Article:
Another album with a sense of joy (...and we could do with some joy after the past year) featuring two French veterans; Franck Tortiller, vibraphone and marimba and Francois Corneloup on baritone saxophone.
Franck is a musician equally happy in a classical environment as he is with jazz. He spent many years with the Vienna Art Orchestra and was leader of the prestigious Orchestra National de Jazz from 2005 to 2008. Francois Corneloup is probably best known for wielding the heavy metal in Henri Texier’s bands, most recently with the superb Hope Quartet.
They share composing duties on eleven short-ish numbers, with Franck’s use of marimba adding an African vibe to some of them. A duo I can see being snapped up by one of the more prominent labels. Until then, you can find the pair on Franck’s own MCO imprint.
I Am Three - Mingus, Mingus, Mingus (Leo)
The three are Silke Eberhard, alto saxophone, Nikolaus Neuser, trumpet and Christian Marian drums. They interpret a dozen compositions by Charles Mingus. In fact the band’s name itself alludes to a quote from Charles’ autobiography.
And whereas there are numerous tribute albums that give pedestrian renditions of Mingus’s music, this one captures his energy perfectly. A fiery trio that I’m sure the great man himself would have enjoyed listening to.
There appears to be a thriving jazz scene in Eastern Europe which is being documented by labels such as Hevhetia, ForTune and Budapest Music Center (BMC) Records. And the emotive nature of the regional musics lend themselves to jazz interpretation.
Mihaly Dresch is one of the premier saxophonists on the Hungarian scene with over 20 albums to his name. His long-standing quartet incorporate Hungarian folk music into their sound, made even more apparent by the use of the cimbalom (an instrument I cannot hear without thinking of Cold War spy films).
Guesting on this live date (recorded in Budapest in the spring of 2012) is US reedsman Chris Potter who utilises tenor saxophone and bass clarinet. The leader plays saxophone and fuhun, an instrument he designed himself.....a cross between a saxophone and a recorder.
Completing the band are Miklos Lukacs on cimbalom, Erno Hock on bass and Istvan Balo on drums. A band I would relish seeing live.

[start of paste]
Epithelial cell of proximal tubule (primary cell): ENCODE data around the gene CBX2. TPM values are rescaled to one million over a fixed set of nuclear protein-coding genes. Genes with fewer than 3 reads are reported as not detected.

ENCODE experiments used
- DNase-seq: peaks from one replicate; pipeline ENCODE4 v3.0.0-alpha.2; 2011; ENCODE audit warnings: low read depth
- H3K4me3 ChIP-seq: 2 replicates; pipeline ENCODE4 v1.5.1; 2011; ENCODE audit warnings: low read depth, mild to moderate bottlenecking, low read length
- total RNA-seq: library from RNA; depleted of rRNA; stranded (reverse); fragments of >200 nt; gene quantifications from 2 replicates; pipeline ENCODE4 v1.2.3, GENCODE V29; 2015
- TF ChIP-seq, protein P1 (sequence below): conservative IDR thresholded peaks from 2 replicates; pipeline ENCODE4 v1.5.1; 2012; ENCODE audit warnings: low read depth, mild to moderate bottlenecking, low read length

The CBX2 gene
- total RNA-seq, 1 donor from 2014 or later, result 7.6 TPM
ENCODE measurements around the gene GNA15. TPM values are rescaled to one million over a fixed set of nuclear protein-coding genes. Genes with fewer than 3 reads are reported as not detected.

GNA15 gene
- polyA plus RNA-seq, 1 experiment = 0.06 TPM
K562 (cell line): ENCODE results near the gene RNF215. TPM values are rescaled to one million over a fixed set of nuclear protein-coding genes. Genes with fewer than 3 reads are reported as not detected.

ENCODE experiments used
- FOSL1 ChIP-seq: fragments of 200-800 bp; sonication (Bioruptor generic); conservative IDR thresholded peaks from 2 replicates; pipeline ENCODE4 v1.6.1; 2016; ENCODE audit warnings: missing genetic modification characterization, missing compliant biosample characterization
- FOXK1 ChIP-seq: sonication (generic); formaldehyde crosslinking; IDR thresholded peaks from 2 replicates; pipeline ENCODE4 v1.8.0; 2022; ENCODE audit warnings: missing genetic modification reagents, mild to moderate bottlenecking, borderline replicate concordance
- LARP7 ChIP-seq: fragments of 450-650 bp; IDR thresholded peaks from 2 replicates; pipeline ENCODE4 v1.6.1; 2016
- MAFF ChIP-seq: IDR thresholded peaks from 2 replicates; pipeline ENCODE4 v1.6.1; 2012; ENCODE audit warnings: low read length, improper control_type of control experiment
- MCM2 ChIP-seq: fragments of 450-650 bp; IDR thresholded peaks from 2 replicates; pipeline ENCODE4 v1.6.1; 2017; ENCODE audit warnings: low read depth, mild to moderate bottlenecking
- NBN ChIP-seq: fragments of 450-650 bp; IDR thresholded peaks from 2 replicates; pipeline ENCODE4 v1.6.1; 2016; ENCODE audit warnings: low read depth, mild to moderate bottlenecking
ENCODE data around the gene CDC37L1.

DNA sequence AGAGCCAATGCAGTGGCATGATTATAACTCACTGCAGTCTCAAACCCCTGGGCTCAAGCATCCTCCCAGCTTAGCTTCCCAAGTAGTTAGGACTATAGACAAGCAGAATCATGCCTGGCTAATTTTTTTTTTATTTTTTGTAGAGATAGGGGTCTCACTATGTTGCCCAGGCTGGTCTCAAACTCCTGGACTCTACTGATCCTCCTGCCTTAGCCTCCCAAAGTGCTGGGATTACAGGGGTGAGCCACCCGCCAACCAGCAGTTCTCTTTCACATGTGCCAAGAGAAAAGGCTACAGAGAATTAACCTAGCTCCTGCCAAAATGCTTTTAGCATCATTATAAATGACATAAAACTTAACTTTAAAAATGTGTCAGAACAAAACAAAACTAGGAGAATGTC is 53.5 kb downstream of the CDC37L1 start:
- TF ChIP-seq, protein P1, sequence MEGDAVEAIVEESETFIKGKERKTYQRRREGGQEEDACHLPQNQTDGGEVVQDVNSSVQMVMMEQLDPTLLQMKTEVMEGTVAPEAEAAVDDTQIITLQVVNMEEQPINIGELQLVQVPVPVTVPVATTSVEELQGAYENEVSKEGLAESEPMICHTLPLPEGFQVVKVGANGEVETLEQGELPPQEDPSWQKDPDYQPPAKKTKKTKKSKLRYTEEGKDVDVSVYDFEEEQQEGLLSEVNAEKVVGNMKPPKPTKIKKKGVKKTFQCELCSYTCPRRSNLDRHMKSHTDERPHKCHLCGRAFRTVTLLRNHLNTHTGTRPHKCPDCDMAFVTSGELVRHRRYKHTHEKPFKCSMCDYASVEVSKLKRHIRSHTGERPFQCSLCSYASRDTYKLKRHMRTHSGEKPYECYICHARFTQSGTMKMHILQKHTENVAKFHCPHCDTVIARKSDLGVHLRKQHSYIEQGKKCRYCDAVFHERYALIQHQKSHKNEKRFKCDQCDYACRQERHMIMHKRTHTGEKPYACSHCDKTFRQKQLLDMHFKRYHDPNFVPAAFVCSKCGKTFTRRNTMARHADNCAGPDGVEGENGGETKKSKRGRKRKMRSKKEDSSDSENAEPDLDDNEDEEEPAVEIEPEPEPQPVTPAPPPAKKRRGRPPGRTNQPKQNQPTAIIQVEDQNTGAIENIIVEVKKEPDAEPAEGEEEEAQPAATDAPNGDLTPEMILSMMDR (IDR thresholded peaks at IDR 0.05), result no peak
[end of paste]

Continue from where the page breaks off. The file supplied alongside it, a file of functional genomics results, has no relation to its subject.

BassDrumBone – The Long Road (Auricle)
A two CD set from the trio BassDrumBone to celebrate the bands 40th Anniversary this year. Bass equals Mark Helias. Drum equals Gerry Hemingway. Bone equals trombone... equals Ray Anderson.
The trio started life in 1977 and, despite each member subsequently becoming a successful bandleader in his own right, the trio have stayed together and now have ten albums to their name.
This excellent tenth outing harbours eleven numbers recorded in a Brooklyn studio plus two recorded live in Lausanne, Switzerland (the country where Gerry Hemingway now resides). Three of the studio tracks add the piano of Jason Moran. A different three add the tenor saxophone of Joe Lovano. A band that shows no signs of running out of steam.
Ronnings Jazzmaskin - Jazzmaskin! (Losen)
Yet more good stuff from Norway, recorded near Trondheim in December 2014. Ronnings Jazzmaskin are a young quartet led by drummer Truls Ronning . They have been in existence for five years and were initially inspired by the music of Elvin Jones and his Jazz Machine. They operate in a similar fashion, with a touch of Ornette, and a more contemporary feel. Completing the tight quartet are Martin Myhre Olsen and Petter Kraft on saxophones and Egil Kalman on bass.
And Is it something they put in the water in Scandinavia ....spawning an endless supply of quality jazz musicians? Who knows. What I do know is that I’ll be keeping tabs on Ronnings Jazzmaskin and following their progress with great interest.
As always, some other 2016 releases I would hate to be without:
3/4 Peace – Rainy Days on the Common Land (El Negocito); Mosaic – Subterranea (Edition); Vanbinsbergen Playstation - Live (Buzz); Bojan Z & Nils Wogram – Housewarming (NWOG); Matt Wilson’s Big Happy Family – Beginning of a Memory (Palmetto); Eyolf Dale – Wolf Valley (Edition); Henri Texier – Dakota Mab (Intuition); Ray Anderson, Han Bennink, Ernst Glerum & Paul van Kemenade – Checking Out (KEMO); Achille Succi, Francesco Saiu & Giacomo Papetti - Three Branches (El Gallo Rojo); Duo Van Otterloo Van Veenendaal – No Trace (Brokken); Gold Age – Gold Age (Singlespeed Music); Miklos Lukacs, Larry Grenadier & Eric Harland – Cimbalom Unlimited (BMC); Harris Eisenstadt – Old Growth Forest (Clean Feed); Johnny Hunter Quartet – While We Still Can (Efpi); Piero Bittolo Bon’s Bread & Fox – Big Hell on Air (Auand / El Gallo Rojo); MAdHAs – MadHAs (Gateway); Adriano Clemente & Akashmani Ensemble - The Mingus Suite (Dodicilune)